I have felt frustrated at a lack of inspiration for writing. Four drafted blog posts sit incomplete, but full of potential, and no matter how I strategize I can't seem to give them life. I extended an invitation to my "village," requesting advise, help, even rescue(!), with many kind contributions and validations coming my way, but still those drafts sit idle. It's OK, I can let them go. My best chance of forward motion rests in simply telling you I'm trying. I'm still here, trying. My village is frickin awsome though. ;)
I've been working on Jake's story, dabbled in an adoption "How To," and there's a discussion in the works on reactive dog origins... Would you like to know how I first started writing here at all though? I suddenly feel a great peace about writing that story... perhaps that will help me.
The story of Home2K9 begins with Miles, he was our first Boxer and our first dog as adults, married, independent, adults. We found him from a Craigslist ad which indicated he was 9 months old and too much for his current home. We set up a meeting with the owner's and drove a million miles to knock at their door, where an enormous fawn Boxer boy greeted us with all four paws in the air.
From the moment we met I asserted myself, bucking him off with my knee as all 65 pounds flew towards me. I am 5'4" and 110 pounds, there's no way I could work with dogs if I didn't understand the value of timing and intention. You could see a light turn on in his eyes when I stood up to him, and he accepted something that made sense finally as well as felt more comfortable, boundaries. We observed that he was wild, bored, lacking socialization or structure, and even physically unhealthy. A classic case of the wrong breed acquired, as well as an innapropriate home for a puppy, Miles was crated over nine hours a day and returned to his crate frequently for being out of control once the family was home.
Being the naive idiots we were, and completely crazy for the look of that gorgeous boy, we claimed him and began a journey together that would last over eight years. Our "kid" needed major undoing, and figuring out how to communicate with him, sculpt him, and bond with him, meant studying and networking and truly making him a project. We learned so much loving that boy and he responded beautifully to each new skill we acquired. I was in agility with Miles until his knee wouldn't allow it, hit the island dog parks daily and walked the beaches. We travelled together, fostered dogs and adopted more dogs, every one of which was better for having Miles as a mentor. Miles was so sick when we acquired him that it took months to straighten him out, I learned nearly everything I know and trust about raw feeding because of desperately wanting to get him well. We became very well versed in holistic pet care and faced all manor of common Boxer health issues with that silly wiggle butt. A major heart murmur from day one, alopecia, allergies, digestive issues, cataracts, corneal ulcers... you name it.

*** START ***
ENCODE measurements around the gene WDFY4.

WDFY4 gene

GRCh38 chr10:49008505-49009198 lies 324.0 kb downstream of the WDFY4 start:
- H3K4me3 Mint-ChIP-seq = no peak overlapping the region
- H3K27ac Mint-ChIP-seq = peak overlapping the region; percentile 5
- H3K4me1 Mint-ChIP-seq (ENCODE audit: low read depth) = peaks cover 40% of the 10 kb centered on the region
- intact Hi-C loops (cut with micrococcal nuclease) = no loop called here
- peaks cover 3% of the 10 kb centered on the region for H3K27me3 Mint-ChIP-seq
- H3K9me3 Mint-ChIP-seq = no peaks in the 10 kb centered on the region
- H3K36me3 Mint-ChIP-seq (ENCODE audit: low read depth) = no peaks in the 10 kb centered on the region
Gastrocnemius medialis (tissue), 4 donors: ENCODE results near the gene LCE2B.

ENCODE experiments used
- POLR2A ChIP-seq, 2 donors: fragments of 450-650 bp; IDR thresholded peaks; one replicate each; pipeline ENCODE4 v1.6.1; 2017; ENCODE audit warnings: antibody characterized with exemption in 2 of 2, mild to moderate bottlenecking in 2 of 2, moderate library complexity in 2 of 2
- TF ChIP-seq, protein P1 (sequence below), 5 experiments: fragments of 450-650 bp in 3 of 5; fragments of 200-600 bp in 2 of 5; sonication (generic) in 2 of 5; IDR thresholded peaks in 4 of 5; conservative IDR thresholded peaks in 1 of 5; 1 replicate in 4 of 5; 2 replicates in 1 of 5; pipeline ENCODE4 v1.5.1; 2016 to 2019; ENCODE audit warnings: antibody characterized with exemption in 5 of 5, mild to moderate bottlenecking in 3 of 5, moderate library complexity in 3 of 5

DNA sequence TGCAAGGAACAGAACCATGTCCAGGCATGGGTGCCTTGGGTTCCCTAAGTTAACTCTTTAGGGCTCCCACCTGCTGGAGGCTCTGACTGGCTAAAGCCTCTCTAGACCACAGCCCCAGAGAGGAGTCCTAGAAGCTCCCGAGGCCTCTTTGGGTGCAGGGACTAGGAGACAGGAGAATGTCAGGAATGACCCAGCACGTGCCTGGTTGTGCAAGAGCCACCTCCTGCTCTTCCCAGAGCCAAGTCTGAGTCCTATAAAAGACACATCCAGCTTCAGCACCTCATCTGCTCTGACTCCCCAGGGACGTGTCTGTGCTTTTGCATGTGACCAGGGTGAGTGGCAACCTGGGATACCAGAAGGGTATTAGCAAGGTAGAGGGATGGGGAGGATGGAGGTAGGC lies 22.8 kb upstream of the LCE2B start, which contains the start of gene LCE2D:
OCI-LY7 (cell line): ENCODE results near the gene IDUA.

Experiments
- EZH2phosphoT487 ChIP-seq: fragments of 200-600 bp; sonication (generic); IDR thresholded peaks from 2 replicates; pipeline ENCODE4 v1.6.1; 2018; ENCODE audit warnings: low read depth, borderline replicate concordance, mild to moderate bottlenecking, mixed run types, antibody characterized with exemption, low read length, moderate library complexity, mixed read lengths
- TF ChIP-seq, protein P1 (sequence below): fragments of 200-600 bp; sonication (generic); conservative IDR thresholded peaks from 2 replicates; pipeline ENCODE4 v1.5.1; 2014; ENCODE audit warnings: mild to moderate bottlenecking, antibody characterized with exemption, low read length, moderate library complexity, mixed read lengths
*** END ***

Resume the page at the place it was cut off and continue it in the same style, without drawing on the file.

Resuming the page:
Miles was a sensitive and amazing dog with classic Boxerness. When he developed a severe allergy issue that ultimately required prednisone, we met his alter ego... a Boxer who consumes everything in it's path including the kitchen sponge. Those last couple of medicated years were tough and definitely a bummer for all of us. We ultimately aren't sure what took our boy from us, but he passed in our arms at home on Halloween night a few years ago. The timing very bittersweet as we needed to move, but said we wouldn't until we had two dogs and not three.
Miles was the reason we fell in love with Boxers, the reason for this blog, the driving force behind all things dog and rescue related that we do. Because of that sweet boy I began to dream of being a "stay at home dog mom" and today he would be proud to see that I essentially am living our dream. I will never stop missing that handsome pup, but I can't thank him enough for the community he led me to, some friends he drew me to who have remained among the best people in my life, and for the passion I didn't know I had in me to facilitate healthy canine/human bonds. What a difference one life can make, he certainly made all the difference in mine.
P.S. I have so many incredible stories about Miles... he had zero prey drive and was friends with our house rabbit, played chase games and hung out on the couch with her. He would allow the hamsters to climb on him and was sweet to the cat. When Miles passed away I had an incredible experience of literally seeing and feeling him with me one night. We were so connected, the pain of losing him was unbelievable, but that special night I was in physical pain from severe symptoms of an autoimmune disease and as I was crying I swear he came to me. He rested his head on my tummy and I could feel the weight of it, exactly the way it felt when he was here. I saw his face with my eyes wide open and the pain I was experiencing lifted. Surreal. He was a sensitive dog who knew my thoughts and required very little discussion to move in sync with me, I begged him to come back in a future dog and I see him in both Tweedles today. <3 br="">3>